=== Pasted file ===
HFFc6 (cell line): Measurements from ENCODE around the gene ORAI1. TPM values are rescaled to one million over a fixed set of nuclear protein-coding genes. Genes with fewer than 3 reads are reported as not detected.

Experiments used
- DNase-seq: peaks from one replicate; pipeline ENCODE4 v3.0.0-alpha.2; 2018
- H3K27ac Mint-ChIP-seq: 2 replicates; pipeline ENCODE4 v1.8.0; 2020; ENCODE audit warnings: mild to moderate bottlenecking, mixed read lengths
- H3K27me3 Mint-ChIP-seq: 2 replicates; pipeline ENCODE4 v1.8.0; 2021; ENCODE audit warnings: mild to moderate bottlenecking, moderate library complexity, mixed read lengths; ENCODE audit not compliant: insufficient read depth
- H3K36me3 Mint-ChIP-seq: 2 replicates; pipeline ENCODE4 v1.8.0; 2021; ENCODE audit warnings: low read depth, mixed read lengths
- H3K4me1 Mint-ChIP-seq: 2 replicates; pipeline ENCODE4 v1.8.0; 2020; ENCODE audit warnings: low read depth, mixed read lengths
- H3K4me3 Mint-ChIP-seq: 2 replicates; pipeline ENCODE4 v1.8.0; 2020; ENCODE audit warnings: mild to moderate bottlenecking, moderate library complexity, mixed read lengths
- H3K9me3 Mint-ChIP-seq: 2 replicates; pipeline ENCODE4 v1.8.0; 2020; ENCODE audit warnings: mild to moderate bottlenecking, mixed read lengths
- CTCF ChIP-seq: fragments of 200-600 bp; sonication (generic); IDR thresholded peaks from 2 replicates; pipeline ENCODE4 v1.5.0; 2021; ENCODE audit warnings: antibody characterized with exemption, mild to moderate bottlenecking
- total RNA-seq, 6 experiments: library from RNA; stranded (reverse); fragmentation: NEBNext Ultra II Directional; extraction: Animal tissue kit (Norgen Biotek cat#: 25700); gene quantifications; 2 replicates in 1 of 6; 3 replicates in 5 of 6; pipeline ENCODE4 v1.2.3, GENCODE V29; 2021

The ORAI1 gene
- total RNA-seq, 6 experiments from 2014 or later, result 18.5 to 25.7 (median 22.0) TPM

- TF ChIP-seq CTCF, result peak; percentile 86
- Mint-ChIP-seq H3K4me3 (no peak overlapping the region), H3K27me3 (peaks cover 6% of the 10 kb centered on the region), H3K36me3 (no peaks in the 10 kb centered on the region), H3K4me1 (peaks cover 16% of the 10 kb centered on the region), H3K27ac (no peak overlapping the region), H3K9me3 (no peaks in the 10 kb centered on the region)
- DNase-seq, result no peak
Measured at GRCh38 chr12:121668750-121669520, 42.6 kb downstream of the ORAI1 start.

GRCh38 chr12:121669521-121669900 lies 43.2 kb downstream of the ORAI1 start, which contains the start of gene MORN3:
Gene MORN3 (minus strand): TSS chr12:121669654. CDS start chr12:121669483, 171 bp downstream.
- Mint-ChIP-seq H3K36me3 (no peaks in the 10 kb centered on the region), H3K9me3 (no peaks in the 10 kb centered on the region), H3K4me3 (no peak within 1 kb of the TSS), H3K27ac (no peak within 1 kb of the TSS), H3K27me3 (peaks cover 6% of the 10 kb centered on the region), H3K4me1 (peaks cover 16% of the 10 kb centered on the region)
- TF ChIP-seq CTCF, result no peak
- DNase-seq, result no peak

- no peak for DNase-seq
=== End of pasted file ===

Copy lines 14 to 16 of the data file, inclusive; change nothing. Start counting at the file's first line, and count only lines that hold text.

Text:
- TF ChIP-seq CTCF, result peak; percentile 86
- Mint-ChIP-seq H3K4me3 (no peak overlapping the region), H3K27me3 (peaks cover 6% of the 10 kb centered on the region), H3K36me3 (no peaks in the 10 kb centered on the region), H3K4me1 (peaks cover 16% of the 10 kb centered on the region), H3K27ac (no peak overlapping the region), H3K9me3 (no peaks in the 10 kb centered on the region)
- DNase-seq, result no peak